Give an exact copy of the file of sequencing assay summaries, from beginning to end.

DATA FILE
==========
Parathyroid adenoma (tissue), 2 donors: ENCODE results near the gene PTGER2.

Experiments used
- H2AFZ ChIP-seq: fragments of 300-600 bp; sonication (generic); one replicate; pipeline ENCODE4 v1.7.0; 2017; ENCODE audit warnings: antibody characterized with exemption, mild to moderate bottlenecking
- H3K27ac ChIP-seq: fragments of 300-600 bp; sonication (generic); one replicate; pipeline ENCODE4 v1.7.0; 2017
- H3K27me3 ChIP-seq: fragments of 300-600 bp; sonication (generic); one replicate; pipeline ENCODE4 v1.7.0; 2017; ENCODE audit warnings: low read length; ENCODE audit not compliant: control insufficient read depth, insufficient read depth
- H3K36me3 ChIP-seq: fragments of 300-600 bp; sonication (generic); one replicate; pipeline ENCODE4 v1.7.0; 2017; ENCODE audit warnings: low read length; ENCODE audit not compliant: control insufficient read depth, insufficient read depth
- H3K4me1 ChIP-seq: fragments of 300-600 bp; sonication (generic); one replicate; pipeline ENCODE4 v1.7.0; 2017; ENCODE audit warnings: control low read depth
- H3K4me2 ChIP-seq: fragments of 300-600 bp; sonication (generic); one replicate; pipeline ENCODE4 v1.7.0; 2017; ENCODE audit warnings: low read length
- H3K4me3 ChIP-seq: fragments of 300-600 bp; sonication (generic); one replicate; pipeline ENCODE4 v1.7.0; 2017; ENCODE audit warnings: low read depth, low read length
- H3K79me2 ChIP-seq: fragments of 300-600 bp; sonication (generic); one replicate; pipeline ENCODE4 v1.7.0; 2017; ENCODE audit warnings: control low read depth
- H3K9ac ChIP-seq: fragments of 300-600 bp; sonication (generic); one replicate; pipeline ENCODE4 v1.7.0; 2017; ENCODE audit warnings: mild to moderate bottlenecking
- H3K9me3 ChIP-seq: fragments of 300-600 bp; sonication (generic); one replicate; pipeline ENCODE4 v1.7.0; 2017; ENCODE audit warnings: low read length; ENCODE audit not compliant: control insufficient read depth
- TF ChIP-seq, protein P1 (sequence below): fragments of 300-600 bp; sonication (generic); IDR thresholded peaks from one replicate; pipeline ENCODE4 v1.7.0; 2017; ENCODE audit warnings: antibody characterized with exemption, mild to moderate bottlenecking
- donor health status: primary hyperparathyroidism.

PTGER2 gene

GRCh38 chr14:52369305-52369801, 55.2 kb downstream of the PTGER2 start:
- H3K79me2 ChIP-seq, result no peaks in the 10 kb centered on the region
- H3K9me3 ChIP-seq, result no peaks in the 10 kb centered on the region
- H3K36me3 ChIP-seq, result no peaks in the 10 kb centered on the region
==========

Parathyroid adenoma (tissue), 2 donors: ENCODE results near the gene PTGER2.

Experiments used
- H2AFZ ChIP-seq: fragments of 300-600 bp; sonication (generic); one replicate; pipeline ENCODE4 v1.7.0; 2017; ENCODE audit warnings: antibody characterized with exemption, mild to moderate bottlenecking
- H3K27ac ChIP-seq: fragments of 300-600 bp; sonication (generic); one replicate; pipeline ENCODE4 v1.7.0; 2017
- H3K27me3 ChIP-seq: fragments of 300-600 bp; sonication (generic); one replicate; pipeline ENCODE4 v1.7.0; 2017; ENCODE audit warnings: low read length; ENCODE audit not compliant: control insufficient read depth, insufficient read depth
- H3K36me3 ChIP-seq: fragments of 300-600 bp; sonication (generic); one replicate; pipeline ENCODE4 v1.7.0; 2017; ENCODE audit warnings: low read length; ENCODE audit not compliant: control insufficient read depth, insufficient read depth
- H3K4me1 ChIP-seq: fragments of 300-600 bp; sonication (generic); one replicate; pipeline ENCODE4 v1.7.0; 2017; ENCODE audit warnings: control low read depth
- H3K4me2 ChIP-seq: fragments of 300-600 bp; sonication (generic); one replicate; pipeline ENCODE4 v1.7.0; 2017; ENCODE audit warnings: low read length
- H3K4me3 ChIP-seq: fragments of 300-600 bp; sonication (generic); one replicate; pipeline ENCODE4 v1.7.0; 2017; ENCODE audit warnings: low read depth, low read length
- H3K79me2 ChIP-seq: fragments of 300-600 bp; sonication (generic); one replicate; pipeline ENCODE4 v1.7.0; 2017; ENCODE audit warnings: control low read depth
- H3K9ac ChIP-seq: fragments of 300-600 bp; sonication (generic); one replicate; pipeline ENCODE4 v1.7.0; 2017; ENCODE audit warnings: mild to moderate bottlenecking
- H3K9me3 ChIP-seq: fragments of 300-600 bp; sonication (generic); one replicate; pipeline ENCODE4 v1.7.0; 2017; ENCODE audit warnings: low read length; ENCODE audit not compliant: control insufficient read depth
- TF ChIP-seq, protein P1 (sequence below): fragments of 300-600 bp; sonication (generic); IDR thresholded peaks from one replicate; pipeline ENCODE4 v1.7.0; 2017; ENCODE audit warnings: antibody characterized with exemption, mild to moderate bottlenecking
- donor health status: primary hyperparathyroidism.

PTGER2 gene

GRCh38 chr14:52369305-52369801, 55.2 kb downstream of the PTGER2 start:
- H3K79me2 ChIP-seq, result no peaks in the 10 kb centered on the region
- H3K9me3 ChIP-seq, result no peaks in the 10 kb centered on the region
- H3K36me3 ChIP-seq, result no peaks in the 10 kb centered on the region